documents from our schools. Anti-American history standards. Exiling
the Ten Commandments. Replacing American competence with generic
"self esteem." Replacing voluntarism with coercion. Encouraging
vast numbers of new immigrants to ignore the very reasons which
brought them here in the first place. The list goes on, and sooner
or later will affect national defense, if it hasn't already.
And for those
who would point to Yugoslavia as proof of the tragedy nationalism
can cause, let me say that a healthy national identity is utterly
distinct from nationalism. Like the United States, Yugoslavia was
created. But unlike in the case of the United States, ingredients
for a national identity were not provided, and Yugoslavia imploded
at the first opportunity precisely for that reason. Had it not done
so, it would have succumbed to the first external attack, for no
Croat would lay down his life for the good of Serbs or Bosnians.
Will Americans lay down their lives if America is nothing but a
patchwork of countless group identities?
Armed Forces of the United States fight to uphold, defend, and advance
the cause of Multi-Culturalism?
This is not
a frivolous question.
before us are serious, and legion. We are virtually drowning in
what we call "issues," and they are becoming increasingly difficult
to sort out. How do we find our position? And, once we find our
position, how do we argue its merit? Above all, how do we avoid
the plague of every issue coming at us like an octopus and, just
as we figure out how to tackle each arm, turning into a turtle inside
its impenetrable shell?
We asked you
to hear me today, because the Center for the American Founding has
a proposal to submit. We call it "Four Points of the Compass" because
these points provide direction, because - in a manner of speaking
- they constitute a re-calibration of our compass which the events
of the past thirty years have distorted. They are the Rule of Law,
Individual Rights, the Sanctity of Property, and the sense of National
Identity. As you have seen, they are interconnected, they literally
flow from one another, just as the false compass-points which have
come to displace them - social justice, group rights, redistribution
and multi-culturalism - are interconnected and flow from one another.
What is multi-culturalism if not a redistribution of cultural "goods?"
What is redistribution if not a group right? What is a group right
if not the implementation of some political activist's version of
For 30 years,
we have acquiesced in a steady erosion of America's founding principles.
The time has come to reverse the movement. Rather than contending
with countless individual issues, all we need to do is take the
debate down a few notches, closer to the core. Let me repeat: we
need to take the debate down a few notches, closer to the core.
We submit that all future policy and legislative initiatives be
tested against the four points of the compass. Does the proposed
bill negate the Rule of Law? Does it violate individual rights?
Does it interfere with the sanctity of Property? Does it constitute
an assault on National Identity? Only if the answer is "No" in each
case, would the proposal proceed. In other words:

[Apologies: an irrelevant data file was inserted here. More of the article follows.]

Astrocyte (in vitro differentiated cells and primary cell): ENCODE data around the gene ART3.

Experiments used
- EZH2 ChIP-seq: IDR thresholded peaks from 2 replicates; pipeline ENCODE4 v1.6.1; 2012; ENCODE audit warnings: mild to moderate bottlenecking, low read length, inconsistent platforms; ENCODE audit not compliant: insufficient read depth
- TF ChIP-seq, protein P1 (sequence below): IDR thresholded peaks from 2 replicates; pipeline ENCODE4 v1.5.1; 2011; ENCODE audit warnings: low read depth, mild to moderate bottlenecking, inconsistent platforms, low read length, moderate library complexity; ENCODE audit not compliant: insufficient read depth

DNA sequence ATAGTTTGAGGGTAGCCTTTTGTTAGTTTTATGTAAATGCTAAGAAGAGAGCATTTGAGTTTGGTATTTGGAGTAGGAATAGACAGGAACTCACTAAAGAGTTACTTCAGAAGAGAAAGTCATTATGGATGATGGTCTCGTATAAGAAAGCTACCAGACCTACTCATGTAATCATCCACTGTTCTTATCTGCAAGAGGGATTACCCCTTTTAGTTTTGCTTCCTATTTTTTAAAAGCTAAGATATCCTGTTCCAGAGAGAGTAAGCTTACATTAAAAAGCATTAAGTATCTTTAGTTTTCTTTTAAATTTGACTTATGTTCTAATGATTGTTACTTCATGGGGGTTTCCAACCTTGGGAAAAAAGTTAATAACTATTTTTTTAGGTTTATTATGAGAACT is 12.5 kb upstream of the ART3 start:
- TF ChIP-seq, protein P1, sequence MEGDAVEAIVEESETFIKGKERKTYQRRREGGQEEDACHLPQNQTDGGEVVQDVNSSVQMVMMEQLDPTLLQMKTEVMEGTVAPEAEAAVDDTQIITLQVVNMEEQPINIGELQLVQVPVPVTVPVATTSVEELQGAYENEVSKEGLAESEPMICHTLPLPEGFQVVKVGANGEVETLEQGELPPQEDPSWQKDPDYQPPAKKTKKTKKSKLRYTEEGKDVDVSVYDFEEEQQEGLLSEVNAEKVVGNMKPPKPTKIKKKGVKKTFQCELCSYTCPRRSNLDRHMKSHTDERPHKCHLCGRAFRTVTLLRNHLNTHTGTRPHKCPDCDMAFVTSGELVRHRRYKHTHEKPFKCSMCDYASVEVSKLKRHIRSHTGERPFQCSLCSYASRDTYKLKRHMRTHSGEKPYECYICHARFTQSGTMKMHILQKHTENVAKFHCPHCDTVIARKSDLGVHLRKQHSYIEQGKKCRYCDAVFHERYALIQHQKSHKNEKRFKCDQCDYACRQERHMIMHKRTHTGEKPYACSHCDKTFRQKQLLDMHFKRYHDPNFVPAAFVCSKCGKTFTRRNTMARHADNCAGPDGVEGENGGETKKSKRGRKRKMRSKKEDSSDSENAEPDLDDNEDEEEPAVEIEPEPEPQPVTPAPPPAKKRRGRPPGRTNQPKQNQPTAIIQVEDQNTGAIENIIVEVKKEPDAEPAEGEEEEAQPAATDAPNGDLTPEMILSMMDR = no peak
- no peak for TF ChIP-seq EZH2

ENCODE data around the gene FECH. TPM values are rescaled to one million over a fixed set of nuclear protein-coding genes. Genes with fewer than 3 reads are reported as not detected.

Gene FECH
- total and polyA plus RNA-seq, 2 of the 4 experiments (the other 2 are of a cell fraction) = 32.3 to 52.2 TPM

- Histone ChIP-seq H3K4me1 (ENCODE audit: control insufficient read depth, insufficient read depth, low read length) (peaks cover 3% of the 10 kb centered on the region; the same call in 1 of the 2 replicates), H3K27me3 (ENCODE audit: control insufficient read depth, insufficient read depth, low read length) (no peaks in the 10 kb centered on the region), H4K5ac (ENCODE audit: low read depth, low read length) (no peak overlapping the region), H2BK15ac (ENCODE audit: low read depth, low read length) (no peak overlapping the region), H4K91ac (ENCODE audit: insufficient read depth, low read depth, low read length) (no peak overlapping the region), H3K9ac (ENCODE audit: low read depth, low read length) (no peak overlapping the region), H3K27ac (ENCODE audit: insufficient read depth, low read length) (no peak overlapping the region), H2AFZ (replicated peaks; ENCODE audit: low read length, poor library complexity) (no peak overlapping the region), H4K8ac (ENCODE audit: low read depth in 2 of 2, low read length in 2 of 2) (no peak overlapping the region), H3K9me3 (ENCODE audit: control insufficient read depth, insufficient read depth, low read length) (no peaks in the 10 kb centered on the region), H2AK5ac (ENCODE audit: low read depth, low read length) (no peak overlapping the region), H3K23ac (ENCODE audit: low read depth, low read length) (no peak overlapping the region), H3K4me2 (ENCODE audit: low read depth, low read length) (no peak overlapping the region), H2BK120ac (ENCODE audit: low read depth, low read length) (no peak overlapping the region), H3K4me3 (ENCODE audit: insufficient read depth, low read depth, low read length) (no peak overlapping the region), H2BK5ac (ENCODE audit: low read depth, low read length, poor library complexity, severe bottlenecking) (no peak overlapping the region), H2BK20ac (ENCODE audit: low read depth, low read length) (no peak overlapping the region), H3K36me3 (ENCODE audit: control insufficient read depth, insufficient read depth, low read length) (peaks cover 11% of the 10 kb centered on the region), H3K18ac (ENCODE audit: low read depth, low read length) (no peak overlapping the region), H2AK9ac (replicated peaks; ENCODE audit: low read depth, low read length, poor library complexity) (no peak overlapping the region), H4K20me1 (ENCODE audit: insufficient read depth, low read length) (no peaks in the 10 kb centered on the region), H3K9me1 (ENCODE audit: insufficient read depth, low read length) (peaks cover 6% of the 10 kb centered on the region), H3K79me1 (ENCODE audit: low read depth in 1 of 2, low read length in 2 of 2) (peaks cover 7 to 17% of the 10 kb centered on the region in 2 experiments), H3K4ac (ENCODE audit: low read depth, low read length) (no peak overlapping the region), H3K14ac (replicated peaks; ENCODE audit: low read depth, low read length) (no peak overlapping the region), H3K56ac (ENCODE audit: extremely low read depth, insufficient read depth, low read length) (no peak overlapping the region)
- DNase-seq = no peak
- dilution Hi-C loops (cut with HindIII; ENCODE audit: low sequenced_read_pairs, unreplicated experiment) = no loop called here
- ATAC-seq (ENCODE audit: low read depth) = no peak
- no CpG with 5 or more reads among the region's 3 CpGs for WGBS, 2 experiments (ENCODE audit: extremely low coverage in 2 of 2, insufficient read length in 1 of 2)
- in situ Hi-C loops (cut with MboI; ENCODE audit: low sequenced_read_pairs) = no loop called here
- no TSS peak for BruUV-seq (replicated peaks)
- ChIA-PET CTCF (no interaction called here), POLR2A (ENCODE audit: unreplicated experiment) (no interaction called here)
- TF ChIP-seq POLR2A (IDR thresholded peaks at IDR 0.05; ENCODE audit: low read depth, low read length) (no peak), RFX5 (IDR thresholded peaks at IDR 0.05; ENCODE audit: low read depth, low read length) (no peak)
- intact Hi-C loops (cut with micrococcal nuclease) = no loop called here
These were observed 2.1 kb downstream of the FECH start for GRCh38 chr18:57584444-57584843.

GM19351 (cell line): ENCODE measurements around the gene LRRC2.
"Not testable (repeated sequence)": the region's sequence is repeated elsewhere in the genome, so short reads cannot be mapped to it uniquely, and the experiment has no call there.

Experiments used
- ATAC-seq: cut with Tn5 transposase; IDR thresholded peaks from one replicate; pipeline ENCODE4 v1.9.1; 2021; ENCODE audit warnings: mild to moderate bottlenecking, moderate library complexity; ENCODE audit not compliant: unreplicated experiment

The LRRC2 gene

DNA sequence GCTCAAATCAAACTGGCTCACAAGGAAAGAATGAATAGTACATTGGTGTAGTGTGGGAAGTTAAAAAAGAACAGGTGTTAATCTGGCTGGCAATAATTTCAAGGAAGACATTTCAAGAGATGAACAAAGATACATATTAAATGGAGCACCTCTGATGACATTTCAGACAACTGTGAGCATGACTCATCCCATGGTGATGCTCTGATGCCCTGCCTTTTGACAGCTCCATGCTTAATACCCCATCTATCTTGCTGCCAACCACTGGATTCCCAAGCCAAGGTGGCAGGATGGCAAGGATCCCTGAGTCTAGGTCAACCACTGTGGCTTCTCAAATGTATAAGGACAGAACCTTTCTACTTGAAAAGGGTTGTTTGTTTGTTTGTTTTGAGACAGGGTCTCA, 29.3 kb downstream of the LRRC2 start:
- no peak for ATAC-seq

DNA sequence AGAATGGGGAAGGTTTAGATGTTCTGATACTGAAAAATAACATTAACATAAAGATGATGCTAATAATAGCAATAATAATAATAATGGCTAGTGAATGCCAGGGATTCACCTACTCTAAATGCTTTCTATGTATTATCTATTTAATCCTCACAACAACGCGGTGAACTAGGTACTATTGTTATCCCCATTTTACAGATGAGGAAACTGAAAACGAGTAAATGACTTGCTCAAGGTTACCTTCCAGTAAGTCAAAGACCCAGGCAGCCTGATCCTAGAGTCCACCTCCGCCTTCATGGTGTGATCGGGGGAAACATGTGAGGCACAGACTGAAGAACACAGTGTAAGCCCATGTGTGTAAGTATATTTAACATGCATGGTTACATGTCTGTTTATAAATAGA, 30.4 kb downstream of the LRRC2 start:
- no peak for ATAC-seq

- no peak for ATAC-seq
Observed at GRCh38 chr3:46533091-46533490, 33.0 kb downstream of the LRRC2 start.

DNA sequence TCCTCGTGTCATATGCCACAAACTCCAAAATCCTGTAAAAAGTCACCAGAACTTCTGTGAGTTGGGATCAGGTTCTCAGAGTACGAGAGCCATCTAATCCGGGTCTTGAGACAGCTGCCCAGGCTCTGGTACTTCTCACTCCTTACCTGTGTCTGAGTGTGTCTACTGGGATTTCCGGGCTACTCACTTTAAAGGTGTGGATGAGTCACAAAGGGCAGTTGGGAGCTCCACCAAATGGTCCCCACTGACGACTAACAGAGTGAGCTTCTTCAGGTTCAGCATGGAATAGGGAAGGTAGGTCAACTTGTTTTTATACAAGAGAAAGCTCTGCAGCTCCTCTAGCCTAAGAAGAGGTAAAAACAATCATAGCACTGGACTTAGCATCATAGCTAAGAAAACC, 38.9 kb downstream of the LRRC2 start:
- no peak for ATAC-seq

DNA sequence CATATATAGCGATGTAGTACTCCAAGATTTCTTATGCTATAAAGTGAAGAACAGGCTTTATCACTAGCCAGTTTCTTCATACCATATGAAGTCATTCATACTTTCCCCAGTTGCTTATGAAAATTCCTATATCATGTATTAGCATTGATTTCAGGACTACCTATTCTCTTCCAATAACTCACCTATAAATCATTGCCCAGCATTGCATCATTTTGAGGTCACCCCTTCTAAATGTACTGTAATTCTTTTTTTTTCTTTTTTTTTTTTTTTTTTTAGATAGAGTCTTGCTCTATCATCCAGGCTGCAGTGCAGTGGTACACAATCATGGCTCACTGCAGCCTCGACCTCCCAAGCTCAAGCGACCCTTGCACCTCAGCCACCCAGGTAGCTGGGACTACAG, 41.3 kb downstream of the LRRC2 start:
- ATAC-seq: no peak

the answers are "NO" is the bill a "GO."
A few items
need tidying up. How do we know what the Rule of Law can accommodate,
and how far do we take individual rights? The answer, in both cases,
comes from Article VI of the Constitution. "This Constitution,
and the laws of the United States which shall be made in Pursuance
thereof...shall be the supreme Law of the Land; and the Judges in
every State shall be bound thereby..." It is as uncomplicated
In the coming
months, we intend to approach the citizens of this great nation
and their representatives at all levels with a call to consider
adopting this approach. We will hold panel discussions and town
meetings so as to invite, engage and incorporate the wisdom and
experience of Americans everywhere. There will be retreats and,
by year's end, there will be a book with all the details. We do
not underrate the magnitude of the step we are proposing, but we
honestly believe that it will make life a great deal easier. With
a simple stroke, it will become clear that one cannot take an oath
upon the Constitution and support group rights. One cannot take
an oath upon the Constitution and support the confiscation of property
without compensation. One cannot take an oath upon the Constitution
and support measures which are clearly at odds with the mandate
for national defense.
We cannot have
it both ways. We have to choose our compass and remember the four
points. They are, as we have seen, inseparable. Therefore: Only
if the answers are NO is the bill a GO.
I do not believe
that last November the people of this country voted for the luke-warm
bath of bi-partisanship. I believe the people of this country said:
If you don't give us a real choice, we won't give you a real election.
Yes, people probably have grown tired of the "issues," but they
are, I am certain, eager to partake in an effort to choose either
a return to our original path, or a clean and honest break with
Those who feel
that the time has come to change the supreme law of the land should
come forward, say so, and engage in an open debate. But let us not
continue a pattern of self-delusion. We are heirs to a remarkable
group of men who, two hundred plus years ago, had every reason to
feel similarly overwhelmed by the number of decisions they had to
make. Their response was to make very few laws, for they knew that
the fewer the laws, the broader the agreement. They knew people
find it hard to agree on everything. So they sought agreement on
core principles they held to be non-negotiable.
Today, we propose
the four that ought to be non-negotiable. They are, as we have seen,
inseparable. We call them the four points of the compass. Together,
they can and will restore America's sense of direction.